Bill to boost mph on portion of I-93 debatedBy GARRY RAYNO
State House Bureau
March 07. 2013 8:56PM
CONCORD - Drivers may legally travel 70 mph on one section of one of the state's interstate highways under a bill up for a vote next week.
The House is scheduled to vote on three bills to increase the speed limit on interstate highways Wednesday, but the House Transportation Committee is recommending only one of the three be approved, for Interstate 93.
House Bill 146 would increase the speed limit from 65 mph to 70 mph from Canterbury to the Vermont border with the exception of Franconia Notch were the speed limit would remain 55 mph.
The bill is sponsored by several North Country House members.
Transportation Committee member Rep. Brian Rhodes, D-Nashua, notes that national statistics do not show an increase in accidents rates when speed limits are increased by 5 mph.
The committee recommends the House kill House Bill 289, which would increase the speed limit 5 mph to 70 mph on the state's interstate highways and would increase the minimum speed on the turnpikes to 50 mph from 45.
The prime sponsor of the bill, Rep. Steve Vaillancourt, R-Manchester, has proposed similar legislation for years, saying most people travel faster than the posted speed limits now.
He often does a survey traveling at the posted 65 mph and calculates the percentage of vehicles passing him.
Vaillancourt contends slower drivers are the real problem because they cause accidents, although safety officials say those who drive both faster and slower than traffic are the drivers who cause accidents.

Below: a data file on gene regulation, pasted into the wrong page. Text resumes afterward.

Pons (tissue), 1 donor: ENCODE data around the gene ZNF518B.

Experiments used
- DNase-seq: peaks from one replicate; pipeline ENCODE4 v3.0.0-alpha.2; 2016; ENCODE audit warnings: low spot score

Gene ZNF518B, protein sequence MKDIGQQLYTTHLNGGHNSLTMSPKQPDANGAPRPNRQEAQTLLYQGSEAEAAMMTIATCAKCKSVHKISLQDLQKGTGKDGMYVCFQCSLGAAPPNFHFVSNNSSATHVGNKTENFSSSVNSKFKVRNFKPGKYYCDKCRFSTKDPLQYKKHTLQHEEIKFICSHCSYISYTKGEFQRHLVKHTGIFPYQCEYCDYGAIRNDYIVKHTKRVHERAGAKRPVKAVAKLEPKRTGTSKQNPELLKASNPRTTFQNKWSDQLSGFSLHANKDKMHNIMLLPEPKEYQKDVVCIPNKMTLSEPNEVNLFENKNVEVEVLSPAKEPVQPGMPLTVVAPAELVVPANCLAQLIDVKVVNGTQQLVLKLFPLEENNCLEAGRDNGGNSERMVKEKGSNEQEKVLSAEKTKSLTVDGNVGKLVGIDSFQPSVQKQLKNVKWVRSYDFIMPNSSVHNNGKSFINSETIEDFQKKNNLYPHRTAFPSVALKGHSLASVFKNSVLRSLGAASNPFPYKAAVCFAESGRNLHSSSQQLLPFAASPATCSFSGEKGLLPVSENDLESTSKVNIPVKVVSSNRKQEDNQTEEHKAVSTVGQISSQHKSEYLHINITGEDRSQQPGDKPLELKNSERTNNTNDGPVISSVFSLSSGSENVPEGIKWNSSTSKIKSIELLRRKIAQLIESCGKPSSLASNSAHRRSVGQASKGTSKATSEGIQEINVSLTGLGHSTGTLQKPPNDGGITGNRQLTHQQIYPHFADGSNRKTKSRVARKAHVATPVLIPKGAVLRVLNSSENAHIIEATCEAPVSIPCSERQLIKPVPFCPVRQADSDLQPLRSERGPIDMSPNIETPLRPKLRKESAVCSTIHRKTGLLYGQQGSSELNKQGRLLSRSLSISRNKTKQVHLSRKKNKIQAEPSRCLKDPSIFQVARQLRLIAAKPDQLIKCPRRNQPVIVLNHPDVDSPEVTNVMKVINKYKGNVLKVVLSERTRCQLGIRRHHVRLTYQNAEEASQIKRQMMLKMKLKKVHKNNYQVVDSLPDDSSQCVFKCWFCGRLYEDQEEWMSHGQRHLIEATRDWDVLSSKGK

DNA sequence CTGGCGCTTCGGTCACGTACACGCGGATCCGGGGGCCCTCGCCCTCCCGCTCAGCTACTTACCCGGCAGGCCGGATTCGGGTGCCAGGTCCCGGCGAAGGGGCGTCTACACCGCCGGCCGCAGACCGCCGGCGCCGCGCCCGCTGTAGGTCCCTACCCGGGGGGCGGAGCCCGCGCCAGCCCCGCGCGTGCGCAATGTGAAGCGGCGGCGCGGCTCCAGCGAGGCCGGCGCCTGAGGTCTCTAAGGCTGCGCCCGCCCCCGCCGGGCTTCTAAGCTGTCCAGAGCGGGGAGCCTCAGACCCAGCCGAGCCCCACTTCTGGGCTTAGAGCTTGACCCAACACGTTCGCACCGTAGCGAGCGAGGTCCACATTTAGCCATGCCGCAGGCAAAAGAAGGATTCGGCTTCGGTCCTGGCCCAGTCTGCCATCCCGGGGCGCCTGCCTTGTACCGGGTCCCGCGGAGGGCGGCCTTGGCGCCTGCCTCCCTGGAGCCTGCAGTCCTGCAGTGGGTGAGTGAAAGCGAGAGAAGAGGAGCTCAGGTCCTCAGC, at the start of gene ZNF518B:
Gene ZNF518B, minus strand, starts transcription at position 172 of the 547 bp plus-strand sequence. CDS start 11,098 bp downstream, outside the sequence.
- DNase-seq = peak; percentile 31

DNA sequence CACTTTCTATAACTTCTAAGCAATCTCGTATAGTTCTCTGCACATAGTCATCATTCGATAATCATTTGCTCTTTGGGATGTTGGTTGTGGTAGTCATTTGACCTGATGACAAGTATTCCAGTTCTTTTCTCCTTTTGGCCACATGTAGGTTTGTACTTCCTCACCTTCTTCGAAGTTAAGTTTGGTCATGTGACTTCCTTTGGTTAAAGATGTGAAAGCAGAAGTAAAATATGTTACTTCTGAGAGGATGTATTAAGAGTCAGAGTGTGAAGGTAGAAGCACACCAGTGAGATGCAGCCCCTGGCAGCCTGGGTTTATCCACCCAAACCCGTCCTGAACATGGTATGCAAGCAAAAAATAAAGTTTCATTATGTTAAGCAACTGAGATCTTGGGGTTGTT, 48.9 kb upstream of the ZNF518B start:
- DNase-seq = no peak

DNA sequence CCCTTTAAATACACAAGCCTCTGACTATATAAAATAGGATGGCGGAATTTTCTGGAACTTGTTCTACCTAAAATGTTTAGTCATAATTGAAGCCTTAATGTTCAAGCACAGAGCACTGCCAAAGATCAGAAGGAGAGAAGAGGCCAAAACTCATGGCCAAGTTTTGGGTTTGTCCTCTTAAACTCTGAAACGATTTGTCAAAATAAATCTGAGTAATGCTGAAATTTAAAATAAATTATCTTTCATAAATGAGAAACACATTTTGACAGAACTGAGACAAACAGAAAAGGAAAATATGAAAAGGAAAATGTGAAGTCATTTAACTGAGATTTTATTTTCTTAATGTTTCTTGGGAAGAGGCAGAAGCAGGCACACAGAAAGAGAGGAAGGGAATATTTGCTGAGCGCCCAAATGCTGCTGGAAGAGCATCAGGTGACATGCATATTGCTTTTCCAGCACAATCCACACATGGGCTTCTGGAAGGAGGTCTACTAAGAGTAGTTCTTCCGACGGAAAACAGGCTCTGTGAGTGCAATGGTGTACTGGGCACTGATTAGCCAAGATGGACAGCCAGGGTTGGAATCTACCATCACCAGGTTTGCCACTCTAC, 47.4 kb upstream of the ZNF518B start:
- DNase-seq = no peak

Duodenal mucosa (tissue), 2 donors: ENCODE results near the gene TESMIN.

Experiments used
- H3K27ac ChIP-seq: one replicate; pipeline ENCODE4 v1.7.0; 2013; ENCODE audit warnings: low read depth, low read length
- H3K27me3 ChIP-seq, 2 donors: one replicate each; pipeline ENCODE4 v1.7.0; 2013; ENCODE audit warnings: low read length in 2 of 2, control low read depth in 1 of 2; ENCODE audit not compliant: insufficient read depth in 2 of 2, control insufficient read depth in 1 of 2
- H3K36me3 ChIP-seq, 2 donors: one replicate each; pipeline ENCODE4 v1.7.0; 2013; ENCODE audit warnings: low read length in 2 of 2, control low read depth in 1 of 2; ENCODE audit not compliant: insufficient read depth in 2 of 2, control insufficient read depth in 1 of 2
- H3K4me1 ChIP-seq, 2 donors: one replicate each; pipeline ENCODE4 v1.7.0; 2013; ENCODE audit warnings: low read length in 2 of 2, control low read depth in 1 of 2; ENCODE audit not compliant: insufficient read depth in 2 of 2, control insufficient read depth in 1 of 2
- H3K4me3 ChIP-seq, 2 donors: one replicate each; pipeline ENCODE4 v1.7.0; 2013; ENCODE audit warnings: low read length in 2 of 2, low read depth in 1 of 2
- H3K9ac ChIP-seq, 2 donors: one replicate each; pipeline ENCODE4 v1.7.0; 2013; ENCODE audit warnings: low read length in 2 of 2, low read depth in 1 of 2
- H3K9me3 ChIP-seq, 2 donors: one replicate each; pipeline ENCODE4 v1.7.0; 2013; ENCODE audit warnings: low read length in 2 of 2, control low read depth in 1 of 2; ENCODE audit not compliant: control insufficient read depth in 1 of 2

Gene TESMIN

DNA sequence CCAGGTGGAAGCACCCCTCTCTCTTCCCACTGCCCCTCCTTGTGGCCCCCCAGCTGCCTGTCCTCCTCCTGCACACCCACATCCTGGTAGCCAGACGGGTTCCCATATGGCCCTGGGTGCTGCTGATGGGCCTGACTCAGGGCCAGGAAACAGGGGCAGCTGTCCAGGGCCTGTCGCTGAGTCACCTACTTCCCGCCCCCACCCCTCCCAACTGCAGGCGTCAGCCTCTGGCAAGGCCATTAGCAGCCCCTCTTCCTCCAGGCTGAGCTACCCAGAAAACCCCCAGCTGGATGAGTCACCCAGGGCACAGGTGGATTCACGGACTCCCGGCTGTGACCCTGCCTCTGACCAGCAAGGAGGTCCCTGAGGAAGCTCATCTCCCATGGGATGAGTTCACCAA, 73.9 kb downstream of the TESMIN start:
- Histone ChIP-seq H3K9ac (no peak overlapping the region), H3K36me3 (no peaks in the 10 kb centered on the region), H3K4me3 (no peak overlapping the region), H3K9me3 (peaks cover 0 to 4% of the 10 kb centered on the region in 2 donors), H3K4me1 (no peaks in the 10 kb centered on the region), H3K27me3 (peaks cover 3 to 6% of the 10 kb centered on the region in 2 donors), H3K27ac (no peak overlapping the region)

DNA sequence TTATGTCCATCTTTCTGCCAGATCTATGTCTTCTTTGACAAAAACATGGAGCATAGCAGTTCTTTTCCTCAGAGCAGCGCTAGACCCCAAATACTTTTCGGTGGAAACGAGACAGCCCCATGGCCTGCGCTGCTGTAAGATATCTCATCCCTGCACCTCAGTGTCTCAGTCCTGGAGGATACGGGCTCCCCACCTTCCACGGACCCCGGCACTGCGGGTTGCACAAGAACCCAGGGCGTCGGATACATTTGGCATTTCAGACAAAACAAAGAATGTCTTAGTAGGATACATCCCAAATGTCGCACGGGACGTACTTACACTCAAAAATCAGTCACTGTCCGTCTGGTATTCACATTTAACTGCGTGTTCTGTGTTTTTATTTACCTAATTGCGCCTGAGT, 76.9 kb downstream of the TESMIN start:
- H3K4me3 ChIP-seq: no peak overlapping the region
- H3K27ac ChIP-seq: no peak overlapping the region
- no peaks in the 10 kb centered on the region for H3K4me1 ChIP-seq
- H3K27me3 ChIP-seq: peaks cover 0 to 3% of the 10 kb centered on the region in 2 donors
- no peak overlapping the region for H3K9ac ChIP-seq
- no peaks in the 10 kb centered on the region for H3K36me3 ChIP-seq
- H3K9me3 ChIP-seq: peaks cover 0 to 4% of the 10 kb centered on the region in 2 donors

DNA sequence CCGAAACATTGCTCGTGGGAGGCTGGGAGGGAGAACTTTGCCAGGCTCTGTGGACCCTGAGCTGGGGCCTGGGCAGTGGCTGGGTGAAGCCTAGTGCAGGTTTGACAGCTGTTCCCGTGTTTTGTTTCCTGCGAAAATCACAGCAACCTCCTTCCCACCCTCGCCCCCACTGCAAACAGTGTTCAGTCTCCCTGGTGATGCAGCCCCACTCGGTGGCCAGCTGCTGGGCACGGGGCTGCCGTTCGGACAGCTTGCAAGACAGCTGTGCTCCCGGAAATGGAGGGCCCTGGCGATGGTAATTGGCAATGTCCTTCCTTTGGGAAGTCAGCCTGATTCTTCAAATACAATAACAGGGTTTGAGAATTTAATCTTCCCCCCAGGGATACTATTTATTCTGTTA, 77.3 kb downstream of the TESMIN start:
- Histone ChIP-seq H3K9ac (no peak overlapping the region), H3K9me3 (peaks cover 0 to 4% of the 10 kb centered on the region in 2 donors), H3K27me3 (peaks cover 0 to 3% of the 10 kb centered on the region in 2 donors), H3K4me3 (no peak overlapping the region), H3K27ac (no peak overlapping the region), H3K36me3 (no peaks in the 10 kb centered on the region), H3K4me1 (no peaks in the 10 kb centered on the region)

Another Vaillancourt bill, House Bill 291, would raise the speed limit on the interstate highways to 75 mph, saying the two bills would give lawmakers a choice.
The Transportation Committee recommended 14-1 that both bills be killed, saying the highway system is not designed for speeds that fast and raising the speed limit would tax the highways' safety limits.
The lone dissenting vote, Rep. Tim O'Flaherty, D-Manchester, says "the current speed limit of 65 mph is too low and arbitrarily enforced. The law should be in accord with actual practices and is undermined when it promulgates widely unenforceable edicts and when they are enforced or done arbitrarily."
Some fear raising the speed limit would encourage drivers to travel even faster without concern about getting a ticket.
The three bills were scheduled for a vote March 6, but the House adjourned before acting on them.
They will be on the House's calendar for next Wednesday when it meets at 10 a.m.
If any of the bills are approved, they would then go to the Senate for action.